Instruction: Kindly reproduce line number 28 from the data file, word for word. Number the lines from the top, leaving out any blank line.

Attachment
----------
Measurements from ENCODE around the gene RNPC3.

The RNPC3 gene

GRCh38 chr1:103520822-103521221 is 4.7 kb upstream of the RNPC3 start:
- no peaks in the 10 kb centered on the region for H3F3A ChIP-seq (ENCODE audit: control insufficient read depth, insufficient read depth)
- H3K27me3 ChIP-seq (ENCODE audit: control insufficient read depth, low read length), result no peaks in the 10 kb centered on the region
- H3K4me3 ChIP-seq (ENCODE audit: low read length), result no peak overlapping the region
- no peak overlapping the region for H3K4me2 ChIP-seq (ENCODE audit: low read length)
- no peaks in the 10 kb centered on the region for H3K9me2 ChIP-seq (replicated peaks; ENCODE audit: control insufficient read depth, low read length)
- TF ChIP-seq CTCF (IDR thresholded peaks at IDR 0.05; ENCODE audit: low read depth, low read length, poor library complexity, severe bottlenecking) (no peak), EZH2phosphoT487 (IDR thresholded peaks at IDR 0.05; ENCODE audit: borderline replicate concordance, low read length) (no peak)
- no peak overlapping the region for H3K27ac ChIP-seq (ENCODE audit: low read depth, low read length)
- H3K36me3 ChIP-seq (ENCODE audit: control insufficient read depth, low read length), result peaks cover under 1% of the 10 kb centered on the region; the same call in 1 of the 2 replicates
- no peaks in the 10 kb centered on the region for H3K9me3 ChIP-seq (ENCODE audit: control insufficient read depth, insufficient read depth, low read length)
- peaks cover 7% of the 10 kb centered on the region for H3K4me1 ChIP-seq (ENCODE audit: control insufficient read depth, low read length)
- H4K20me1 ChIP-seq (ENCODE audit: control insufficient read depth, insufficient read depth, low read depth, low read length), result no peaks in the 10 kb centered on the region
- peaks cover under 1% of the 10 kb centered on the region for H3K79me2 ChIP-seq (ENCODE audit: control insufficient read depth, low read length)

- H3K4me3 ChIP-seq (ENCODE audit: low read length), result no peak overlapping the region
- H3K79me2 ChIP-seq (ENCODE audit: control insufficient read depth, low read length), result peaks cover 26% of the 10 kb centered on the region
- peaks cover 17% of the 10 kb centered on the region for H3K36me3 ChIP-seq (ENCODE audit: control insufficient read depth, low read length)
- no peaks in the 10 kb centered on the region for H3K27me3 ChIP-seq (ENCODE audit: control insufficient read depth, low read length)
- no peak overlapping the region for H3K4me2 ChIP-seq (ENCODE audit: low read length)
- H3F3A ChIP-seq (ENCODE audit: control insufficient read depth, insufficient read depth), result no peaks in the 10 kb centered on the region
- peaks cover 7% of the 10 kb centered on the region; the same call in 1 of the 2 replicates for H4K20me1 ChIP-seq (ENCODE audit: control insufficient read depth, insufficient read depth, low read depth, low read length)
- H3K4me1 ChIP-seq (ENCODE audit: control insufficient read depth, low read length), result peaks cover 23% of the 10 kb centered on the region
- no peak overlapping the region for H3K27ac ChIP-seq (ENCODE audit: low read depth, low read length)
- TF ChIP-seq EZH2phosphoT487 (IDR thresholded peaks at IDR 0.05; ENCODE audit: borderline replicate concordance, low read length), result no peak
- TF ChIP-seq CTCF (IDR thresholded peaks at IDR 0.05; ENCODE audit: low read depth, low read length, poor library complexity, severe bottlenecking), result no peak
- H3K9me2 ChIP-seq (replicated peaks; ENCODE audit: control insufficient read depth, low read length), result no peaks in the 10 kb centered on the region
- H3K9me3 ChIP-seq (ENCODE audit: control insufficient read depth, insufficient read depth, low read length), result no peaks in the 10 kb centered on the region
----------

- H3K9me3 ChIP-seq (ENCODE audit: control insufficient read depth, insufficient read depth, low read length), result no peaks in the 10 kb centered on the region